NEW ORLEANS -- Law enforcement and teachers are uniting to tell drivers to slow down in school zones as back to school gets underway.
Parents like Michael Gordon tell us slowing down for him is second nature.
"Most of the time you see people not paying attention to the signs, and you see them coming through real fast, they got kids repeatedly coming back and forth," Gordon said.
But he says that's not the case for other drivers.
"We have to get out of our cars and help out the people that already work here," he said.
Gordon says some drivers are so impatient, that they even ignore the crossing guards, but soon a new traffic camera will be going up in front of the school.
"An objective analysis of the traffic camera program has found strong evidence that cameras have reduced the incidents of crashes at those locations," said New Orleans Police Department Superintendent Michael Harrison.
Harrison, along with members of the Orleans Parish School Board, announced enforcement would return today. They tout the effectiveness of the cameras, as they prepare to install more near schools.
Officials shared with us video from the company that runs the cameras, American Traffic Solutions. Drivers are shown blowing through school zones at speeds more than double the limit, some were clocked at 58, and 51, in a 20-mile-per-hour zone.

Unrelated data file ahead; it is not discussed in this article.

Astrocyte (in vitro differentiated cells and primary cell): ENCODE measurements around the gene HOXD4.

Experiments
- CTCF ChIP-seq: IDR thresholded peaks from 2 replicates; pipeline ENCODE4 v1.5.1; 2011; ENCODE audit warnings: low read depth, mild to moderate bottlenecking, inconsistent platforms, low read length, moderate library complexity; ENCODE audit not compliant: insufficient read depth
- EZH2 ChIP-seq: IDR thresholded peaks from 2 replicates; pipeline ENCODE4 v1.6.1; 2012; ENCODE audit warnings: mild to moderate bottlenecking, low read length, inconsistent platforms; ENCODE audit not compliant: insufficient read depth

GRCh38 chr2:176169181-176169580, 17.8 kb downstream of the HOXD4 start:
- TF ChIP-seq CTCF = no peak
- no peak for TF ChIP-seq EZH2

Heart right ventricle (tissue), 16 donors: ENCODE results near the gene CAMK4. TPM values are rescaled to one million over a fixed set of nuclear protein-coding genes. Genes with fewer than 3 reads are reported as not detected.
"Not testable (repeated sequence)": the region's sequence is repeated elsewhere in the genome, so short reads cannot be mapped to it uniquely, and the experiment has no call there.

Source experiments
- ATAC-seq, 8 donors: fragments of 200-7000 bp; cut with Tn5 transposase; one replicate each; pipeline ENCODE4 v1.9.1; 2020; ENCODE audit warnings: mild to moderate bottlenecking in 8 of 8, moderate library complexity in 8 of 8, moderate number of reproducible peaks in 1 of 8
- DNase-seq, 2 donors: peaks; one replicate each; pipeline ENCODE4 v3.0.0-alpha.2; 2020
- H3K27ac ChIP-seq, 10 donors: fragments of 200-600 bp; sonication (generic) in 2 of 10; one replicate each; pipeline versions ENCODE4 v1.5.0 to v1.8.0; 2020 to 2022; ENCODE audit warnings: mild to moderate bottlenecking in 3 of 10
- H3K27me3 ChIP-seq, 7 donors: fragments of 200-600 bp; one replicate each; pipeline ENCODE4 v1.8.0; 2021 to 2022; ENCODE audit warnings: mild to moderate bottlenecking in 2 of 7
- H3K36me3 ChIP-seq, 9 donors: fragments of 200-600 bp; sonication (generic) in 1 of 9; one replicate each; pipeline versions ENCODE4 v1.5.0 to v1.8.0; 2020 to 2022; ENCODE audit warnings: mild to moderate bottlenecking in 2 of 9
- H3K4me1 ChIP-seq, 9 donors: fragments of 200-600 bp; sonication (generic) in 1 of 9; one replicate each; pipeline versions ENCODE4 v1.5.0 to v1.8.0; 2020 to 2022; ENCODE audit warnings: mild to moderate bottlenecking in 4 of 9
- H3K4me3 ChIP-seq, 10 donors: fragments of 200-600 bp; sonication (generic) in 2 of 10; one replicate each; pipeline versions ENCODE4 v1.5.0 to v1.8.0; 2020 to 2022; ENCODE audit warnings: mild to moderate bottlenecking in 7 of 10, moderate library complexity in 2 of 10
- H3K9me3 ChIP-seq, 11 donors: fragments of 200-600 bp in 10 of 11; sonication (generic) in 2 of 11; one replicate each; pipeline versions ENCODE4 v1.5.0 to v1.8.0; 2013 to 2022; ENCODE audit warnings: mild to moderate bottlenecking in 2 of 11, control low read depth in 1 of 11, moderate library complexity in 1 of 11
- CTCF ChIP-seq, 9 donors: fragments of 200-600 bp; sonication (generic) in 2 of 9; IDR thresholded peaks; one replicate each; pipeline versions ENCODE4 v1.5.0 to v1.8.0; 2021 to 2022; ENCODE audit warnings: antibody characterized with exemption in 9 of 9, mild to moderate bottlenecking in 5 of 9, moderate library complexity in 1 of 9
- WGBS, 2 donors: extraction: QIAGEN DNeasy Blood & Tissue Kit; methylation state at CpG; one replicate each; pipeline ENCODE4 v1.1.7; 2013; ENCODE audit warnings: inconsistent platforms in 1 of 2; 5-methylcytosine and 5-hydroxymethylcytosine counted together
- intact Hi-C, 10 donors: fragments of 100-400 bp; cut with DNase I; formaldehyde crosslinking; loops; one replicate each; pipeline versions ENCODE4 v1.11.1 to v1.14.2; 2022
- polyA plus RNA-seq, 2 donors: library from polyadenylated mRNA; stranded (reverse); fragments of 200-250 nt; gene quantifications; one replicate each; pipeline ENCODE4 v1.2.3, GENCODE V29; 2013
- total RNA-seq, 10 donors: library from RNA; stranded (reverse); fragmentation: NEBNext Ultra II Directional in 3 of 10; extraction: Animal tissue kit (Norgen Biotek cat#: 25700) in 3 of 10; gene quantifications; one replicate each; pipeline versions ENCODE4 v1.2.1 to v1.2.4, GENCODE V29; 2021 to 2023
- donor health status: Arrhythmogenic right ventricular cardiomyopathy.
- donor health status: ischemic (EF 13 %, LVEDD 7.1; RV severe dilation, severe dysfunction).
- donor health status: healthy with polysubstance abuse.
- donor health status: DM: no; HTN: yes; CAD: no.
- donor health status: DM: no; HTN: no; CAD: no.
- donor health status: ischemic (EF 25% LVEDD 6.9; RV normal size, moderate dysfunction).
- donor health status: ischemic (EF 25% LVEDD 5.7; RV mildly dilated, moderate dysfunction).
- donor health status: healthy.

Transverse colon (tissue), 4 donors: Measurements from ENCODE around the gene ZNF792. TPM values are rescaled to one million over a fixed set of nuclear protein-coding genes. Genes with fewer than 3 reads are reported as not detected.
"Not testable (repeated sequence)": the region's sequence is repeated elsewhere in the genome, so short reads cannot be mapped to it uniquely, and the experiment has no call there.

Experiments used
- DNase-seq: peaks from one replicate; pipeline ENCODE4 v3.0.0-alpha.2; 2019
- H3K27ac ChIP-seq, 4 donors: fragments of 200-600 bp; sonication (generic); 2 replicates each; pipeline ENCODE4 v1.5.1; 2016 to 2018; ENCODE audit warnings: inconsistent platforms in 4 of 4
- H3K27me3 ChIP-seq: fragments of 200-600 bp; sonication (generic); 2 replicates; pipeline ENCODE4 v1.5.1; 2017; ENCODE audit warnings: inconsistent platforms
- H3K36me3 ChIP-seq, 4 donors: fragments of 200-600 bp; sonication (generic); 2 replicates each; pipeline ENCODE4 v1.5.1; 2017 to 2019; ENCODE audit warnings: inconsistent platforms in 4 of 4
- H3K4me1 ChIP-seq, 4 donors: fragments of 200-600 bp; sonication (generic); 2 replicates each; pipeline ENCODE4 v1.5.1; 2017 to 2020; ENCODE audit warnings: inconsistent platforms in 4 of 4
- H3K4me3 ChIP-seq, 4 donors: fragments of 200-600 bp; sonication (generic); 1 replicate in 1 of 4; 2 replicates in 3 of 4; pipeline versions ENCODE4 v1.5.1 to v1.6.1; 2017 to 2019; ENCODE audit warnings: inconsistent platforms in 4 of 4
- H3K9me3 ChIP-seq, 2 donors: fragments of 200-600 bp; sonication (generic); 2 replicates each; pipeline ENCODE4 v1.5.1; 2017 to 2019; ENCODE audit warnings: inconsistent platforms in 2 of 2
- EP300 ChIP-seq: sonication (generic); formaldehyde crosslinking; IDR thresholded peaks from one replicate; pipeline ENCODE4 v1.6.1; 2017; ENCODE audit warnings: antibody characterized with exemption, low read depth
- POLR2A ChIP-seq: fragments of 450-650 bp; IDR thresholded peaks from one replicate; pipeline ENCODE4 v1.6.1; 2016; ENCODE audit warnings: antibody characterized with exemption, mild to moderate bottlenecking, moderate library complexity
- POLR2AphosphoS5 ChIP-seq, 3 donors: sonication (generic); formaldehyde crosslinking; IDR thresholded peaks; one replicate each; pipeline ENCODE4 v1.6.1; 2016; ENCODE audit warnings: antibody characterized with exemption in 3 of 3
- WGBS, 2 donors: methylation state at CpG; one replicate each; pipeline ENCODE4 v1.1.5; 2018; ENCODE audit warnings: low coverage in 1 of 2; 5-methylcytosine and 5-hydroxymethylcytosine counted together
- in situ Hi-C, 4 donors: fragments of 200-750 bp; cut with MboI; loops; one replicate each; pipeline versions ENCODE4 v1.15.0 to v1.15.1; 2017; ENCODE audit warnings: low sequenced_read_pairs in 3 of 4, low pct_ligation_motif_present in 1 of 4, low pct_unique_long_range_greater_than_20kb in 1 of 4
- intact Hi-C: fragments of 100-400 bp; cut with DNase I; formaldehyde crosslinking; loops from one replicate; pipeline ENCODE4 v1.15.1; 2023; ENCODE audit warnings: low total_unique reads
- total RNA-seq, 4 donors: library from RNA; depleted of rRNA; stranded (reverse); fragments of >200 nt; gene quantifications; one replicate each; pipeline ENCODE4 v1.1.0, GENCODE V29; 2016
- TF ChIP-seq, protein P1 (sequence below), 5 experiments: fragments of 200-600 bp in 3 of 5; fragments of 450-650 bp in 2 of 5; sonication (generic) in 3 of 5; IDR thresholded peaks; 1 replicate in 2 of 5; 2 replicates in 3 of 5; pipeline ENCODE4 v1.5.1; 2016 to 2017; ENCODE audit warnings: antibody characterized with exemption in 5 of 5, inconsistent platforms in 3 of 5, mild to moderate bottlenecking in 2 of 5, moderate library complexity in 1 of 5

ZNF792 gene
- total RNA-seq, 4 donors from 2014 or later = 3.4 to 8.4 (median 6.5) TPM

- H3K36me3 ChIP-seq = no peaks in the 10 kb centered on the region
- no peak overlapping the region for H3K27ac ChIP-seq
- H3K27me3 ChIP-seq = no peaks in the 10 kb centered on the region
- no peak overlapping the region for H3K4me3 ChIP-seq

"We just want to remind everyone that they must just slow down," said Henderson Lewis, Orleans Parish School Superintendent.
The Orleans Parish School Superintendent says if the cameras can even prevent one accident that's enough, but the cameras come with controversy. Some drivers say they're not given enough warning.
While a public records request through our partners at the Lens revealed a study that suggests school zones without traffic cameras were on average safer than those with them.
"If drivers don't feel like they're being monitored they'll be like hurrying up and drive real fast," Gordon said.
For Gordon though, he says he needs all the help in signs and equipment he can get for drivers to slow down.
The cost of a first offense ticket is $105.